by Jason Lopiccolo
Freshwater algae gets a bad rap. It can be slimy, unsightly, and heck… sometimes even toxic. During the summer months where the temperatures rise and water flow drops, we sometimes get cyanobacteria blooms in our local freshwater bodies. The cyanobacteria (sometimes called blue-green algae) produce cyanotoxins that are normally not abundant enough to produce any ill effects, but when a bloom happens it can make swimming in and drinking water from one of these bodies of water a risky proposition. Microcystis sp. is one of the most abundant cyanobacterial species responsible for these harmful algal blooms (HABs). While it’s a very small celled alga, they clump together in mucus and grow and grow in population.
The thing is, freshwater algae are so cool! I don’t want to downplay the magnificence of seaweeds and other macroalgae, but as far as visual stunners are concerned… freshwater algae are some of the tops. Probably some of the showiest specimens come from the Chlorophyta (the green algae). Problem is, they’re tiny and you need a microscope to really appreciate them. Lucky for you, our plucky reader, I spend hours and hours under a microscope looking at piles of freshwater muck for algae.
Spirogyra, as its name suggests, has beautiful coiling chloroplasts running through its cells. Chloroplasts are organelles within a cell where photosynthetic pigments are held. These are punctuated by clearish round structures called pyrenoids that are the site of carbon fixation. Spirogyra can be found in ponds, gutters, and slow-moving streams.
Another alga in the same group as Spirogyra is Zygnema. Where the former has spiral chloroplasts, the latter has a pair of starbursts. It can be found in a variety of freshwater habitats around the world.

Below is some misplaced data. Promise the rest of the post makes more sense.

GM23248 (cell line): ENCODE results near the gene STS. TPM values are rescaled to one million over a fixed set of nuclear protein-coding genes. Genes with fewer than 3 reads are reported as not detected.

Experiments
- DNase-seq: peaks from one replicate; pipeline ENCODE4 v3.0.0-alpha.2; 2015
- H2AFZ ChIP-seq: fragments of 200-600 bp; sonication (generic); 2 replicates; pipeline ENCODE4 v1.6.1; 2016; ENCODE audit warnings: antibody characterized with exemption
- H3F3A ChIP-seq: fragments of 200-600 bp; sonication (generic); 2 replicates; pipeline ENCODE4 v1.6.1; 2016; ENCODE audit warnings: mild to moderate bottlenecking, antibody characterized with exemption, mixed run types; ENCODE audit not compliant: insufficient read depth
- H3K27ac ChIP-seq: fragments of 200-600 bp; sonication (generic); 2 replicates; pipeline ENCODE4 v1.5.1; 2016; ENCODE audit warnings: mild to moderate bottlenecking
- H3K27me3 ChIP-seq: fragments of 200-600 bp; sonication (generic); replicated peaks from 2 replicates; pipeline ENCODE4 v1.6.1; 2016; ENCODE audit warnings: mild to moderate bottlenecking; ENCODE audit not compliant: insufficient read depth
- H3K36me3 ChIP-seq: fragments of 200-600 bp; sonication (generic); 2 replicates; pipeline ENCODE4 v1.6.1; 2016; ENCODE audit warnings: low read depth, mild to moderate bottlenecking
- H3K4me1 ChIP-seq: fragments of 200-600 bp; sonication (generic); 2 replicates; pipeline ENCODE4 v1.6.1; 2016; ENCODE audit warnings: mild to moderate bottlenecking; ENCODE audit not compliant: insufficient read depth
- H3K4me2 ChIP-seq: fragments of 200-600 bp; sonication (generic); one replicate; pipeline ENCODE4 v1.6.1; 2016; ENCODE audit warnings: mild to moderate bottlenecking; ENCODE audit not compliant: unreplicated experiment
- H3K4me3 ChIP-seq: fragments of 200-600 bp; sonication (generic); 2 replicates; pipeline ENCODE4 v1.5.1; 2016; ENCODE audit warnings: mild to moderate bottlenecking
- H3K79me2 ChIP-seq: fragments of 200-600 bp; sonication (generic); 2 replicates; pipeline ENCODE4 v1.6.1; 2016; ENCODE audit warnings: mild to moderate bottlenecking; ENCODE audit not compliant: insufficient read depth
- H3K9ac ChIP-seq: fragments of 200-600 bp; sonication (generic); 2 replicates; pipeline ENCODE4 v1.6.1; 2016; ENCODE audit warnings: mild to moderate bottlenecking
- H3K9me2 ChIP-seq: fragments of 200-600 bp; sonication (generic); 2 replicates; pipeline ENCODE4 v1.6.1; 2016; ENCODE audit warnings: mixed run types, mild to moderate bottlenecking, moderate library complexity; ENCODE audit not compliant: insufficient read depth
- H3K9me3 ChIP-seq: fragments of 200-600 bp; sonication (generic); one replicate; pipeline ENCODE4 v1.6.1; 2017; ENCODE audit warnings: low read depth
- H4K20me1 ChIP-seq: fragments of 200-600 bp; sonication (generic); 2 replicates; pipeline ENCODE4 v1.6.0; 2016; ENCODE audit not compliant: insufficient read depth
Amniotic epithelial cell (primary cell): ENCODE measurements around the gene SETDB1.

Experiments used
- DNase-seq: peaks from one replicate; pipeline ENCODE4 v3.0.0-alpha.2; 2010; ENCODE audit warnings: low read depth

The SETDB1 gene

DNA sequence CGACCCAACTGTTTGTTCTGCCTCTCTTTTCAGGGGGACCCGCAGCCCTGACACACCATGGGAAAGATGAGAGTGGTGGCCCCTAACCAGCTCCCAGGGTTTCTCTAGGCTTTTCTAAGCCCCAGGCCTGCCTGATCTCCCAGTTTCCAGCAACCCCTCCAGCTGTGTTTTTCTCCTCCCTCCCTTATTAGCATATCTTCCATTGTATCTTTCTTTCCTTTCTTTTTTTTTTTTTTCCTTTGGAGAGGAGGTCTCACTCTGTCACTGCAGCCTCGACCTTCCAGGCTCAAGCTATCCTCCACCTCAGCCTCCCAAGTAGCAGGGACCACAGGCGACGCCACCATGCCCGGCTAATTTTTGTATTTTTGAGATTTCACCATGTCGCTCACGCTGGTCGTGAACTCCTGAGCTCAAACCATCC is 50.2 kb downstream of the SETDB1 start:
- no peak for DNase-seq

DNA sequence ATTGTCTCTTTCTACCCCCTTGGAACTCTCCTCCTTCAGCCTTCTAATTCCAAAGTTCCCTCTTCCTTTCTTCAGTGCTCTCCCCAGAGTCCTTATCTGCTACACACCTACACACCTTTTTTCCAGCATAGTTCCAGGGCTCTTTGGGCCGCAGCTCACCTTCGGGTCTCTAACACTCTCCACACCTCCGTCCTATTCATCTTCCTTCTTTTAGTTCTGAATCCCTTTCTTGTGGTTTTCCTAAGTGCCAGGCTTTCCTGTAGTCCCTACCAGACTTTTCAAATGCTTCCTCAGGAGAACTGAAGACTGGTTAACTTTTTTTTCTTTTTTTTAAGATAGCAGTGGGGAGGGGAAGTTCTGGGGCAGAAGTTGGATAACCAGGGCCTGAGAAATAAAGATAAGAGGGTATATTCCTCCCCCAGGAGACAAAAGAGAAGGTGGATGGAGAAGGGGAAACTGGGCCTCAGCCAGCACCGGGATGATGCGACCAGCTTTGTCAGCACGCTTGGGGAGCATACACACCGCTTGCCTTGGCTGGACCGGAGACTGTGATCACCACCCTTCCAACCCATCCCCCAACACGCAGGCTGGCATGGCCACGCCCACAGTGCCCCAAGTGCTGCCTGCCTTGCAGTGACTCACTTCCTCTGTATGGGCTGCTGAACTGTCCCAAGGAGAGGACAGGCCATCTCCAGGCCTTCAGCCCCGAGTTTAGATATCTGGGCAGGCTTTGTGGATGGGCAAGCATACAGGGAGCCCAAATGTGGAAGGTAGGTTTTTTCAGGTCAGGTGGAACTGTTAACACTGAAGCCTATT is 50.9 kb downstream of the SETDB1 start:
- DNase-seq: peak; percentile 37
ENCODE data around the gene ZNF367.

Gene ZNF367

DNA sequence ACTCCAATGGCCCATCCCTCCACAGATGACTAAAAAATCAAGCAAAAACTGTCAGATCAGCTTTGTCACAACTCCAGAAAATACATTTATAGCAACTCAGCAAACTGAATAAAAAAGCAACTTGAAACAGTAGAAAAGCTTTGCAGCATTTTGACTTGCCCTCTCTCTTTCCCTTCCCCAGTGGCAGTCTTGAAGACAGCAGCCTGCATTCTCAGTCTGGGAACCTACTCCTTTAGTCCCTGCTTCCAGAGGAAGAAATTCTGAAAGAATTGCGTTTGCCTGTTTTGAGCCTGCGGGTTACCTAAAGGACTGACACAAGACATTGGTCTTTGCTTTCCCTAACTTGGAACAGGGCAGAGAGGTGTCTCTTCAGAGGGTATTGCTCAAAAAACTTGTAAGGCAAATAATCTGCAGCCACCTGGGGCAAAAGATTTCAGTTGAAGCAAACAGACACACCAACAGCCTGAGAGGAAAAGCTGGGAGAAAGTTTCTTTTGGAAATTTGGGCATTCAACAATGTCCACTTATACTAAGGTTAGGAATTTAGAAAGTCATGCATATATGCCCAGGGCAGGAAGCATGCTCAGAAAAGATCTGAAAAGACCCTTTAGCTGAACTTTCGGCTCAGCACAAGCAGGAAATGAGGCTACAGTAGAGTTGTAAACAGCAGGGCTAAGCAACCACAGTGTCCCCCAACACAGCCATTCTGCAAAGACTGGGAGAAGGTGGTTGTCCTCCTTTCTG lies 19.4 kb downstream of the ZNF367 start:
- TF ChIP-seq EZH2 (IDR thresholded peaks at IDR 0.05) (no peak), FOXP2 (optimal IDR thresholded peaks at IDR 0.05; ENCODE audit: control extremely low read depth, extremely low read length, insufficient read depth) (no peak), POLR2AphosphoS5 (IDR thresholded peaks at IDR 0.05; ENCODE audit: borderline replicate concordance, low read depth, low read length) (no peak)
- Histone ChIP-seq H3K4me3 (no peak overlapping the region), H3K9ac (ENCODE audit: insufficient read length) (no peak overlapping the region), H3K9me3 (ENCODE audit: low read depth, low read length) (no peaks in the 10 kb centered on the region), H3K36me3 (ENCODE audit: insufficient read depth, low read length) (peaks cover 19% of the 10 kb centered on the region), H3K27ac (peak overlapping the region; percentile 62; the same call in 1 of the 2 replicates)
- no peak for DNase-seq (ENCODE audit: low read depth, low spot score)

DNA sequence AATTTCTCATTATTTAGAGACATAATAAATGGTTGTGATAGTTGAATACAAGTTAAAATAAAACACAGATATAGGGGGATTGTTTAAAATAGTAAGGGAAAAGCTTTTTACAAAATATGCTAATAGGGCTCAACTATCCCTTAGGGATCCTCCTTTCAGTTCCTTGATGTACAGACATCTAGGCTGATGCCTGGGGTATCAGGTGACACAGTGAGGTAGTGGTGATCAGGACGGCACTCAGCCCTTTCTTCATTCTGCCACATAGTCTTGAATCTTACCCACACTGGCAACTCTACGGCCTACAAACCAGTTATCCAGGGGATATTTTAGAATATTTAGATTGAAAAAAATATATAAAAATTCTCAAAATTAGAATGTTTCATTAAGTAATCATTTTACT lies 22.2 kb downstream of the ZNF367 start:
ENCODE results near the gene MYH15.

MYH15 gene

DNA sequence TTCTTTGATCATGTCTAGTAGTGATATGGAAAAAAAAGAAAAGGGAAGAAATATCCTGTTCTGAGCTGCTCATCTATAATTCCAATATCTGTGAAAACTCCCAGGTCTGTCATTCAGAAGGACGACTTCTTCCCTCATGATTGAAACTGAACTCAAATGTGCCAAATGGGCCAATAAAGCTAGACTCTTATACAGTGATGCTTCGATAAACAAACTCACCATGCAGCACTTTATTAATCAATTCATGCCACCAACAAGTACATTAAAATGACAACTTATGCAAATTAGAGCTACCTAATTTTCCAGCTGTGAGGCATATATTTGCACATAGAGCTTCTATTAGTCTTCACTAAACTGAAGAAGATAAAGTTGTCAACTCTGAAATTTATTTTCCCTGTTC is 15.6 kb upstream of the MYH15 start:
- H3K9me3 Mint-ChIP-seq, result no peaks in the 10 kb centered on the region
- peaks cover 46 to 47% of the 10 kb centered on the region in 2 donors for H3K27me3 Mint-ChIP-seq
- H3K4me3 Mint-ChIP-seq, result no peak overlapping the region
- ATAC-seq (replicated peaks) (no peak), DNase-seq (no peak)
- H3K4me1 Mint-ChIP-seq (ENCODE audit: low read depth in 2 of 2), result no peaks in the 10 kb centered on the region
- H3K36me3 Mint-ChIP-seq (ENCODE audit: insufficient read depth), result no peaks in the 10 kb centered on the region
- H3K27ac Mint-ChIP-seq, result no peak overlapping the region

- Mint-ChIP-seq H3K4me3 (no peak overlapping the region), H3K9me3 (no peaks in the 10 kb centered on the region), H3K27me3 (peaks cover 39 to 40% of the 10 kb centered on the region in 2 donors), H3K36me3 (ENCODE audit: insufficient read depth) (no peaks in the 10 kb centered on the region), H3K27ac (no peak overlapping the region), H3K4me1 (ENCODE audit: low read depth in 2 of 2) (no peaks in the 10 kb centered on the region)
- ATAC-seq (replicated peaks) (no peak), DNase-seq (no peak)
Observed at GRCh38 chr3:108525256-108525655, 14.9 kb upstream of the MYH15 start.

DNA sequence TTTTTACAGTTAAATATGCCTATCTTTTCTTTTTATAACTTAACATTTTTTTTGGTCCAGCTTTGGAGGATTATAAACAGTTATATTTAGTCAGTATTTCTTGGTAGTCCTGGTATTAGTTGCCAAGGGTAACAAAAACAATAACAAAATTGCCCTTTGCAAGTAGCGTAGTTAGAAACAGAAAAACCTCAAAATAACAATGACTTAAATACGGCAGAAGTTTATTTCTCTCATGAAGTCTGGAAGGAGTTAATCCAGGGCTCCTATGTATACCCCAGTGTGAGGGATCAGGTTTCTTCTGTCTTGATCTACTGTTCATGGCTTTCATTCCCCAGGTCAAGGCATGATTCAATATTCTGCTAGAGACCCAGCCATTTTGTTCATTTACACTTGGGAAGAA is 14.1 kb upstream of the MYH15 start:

An interesting group of freshwater green algae are the coenobial (a colony whose shape and number of cells are genetically fixed) colonies such as Pediastrum. The colony is formed of many cells that create a gorgeous spiked star. The curious thing is that each of the cells, when undergoing asexual reproduction, will produce another colony with the same shape and number of cells as the original. The new colony bursts forth from the cell as a miniature facsimile of the mother colony and will then balloon up to the normal size. Pediastrum can be found floating in the freshwater plankton where its numerous projections help to keep it from sinking.
Surely one of the most mesmerizing of the green algae are the colonies of Volvox. These green orbs will dance around the water under a microscope with all of their many flagella beating in concert. An interesting fact about Volvox is that it is a model organism for research on the evolution of multicellularity. The sphere of cells will begin growing folded in pockets of daughter colonies within itself that eventually evert and separate from the mother colony. Volvox is widely distributed in freshwater environments.
So next time you see a little green pile of muck down in a gutter, remember that there’s a whole world of delightful, myriad, little algae in there. One need only look under a microscope.
You can find out more about cyanobacterial blooms here (https://par.nsf.gov/servlets/purl/10093483) and check the current status of harmful algal blooms (HABs) in California here (https://mywaterquality.ca.gov/habs/).